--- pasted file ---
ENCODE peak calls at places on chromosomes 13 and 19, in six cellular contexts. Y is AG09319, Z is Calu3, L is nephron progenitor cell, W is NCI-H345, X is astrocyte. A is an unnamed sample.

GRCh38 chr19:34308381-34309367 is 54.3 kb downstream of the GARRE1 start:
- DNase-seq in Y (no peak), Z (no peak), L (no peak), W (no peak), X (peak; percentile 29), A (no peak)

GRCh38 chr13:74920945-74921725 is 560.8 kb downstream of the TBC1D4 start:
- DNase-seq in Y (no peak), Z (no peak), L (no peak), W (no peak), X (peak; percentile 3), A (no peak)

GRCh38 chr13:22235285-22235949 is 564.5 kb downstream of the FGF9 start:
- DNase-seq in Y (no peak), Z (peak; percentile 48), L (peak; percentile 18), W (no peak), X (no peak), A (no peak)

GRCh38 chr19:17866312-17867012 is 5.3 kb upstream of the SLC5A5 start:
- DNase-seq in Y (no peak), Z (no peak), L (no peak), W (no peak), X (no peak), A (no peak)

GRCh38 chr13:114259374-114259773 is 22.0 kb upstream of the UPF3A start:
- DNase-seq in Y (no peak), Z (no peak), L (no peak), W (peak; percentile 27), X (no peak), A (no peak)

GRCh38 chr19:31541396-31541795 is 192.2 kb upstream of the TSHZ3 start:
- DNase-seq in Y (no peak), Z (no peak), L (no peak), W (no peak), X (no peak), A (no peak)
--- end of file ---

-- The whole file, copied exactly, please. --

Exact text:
ENCODE peak calls at places on chromosomes 13 and 19, in six cellular contexts. Y is AG09319, Z is Calu3, L is nephron progenitor cell, W is NCI-H345, X is astrocyte. A is an unnamed sample.

GRCh38 chr19:34308381-34309367 is 54.3 kb downstream of the GARRE1 start:
- DNase-seq in Y (no peak), Z (no peak), L (no peak), W (no peak), X (peak; percentile 29), A (no peak)

GRCh38 chr13:74920945-74921725 is 560.8 kb downstream of the TBC1D4 start:
- DNase-seq in Y (no peak), Z (no peak), L (no peak), W (no peak), X (peak; percentile 3), A (no peak)

GRCh38 chr13:22235285-22235949 is 564.5 kb downstream of the FGF9 start:
- DNase-seq in Y (no peak), Z (peak; percentile 48), L (peak; percentile 18), W (no peak), X (no peak), A (no peak)

GRCh38 chr19:17866312-17867012 is 5.3 kb upstream of the SLC5A5 start:
- DNase-seq in Y (no peak), Z (no peak), L (no peak), W (no peak), X (no peak), A (no peak)

GRCh38 chr13:114259374-114259773 is 22.0 kb upstream of the UPF3A start:
- DNase-seq in Y (no peak), Z (no peak), L (no peak), W (peak; percentile 27), X (no peak), A (no peak)

GRCh38 chr19:31541396-31541795 is 192.2 kb upstream of the TSHZ3 start:
- DNase-seq in Y (no peak), Z (no peak), L (no peak), W (no peak), X (no peak), A (no peak)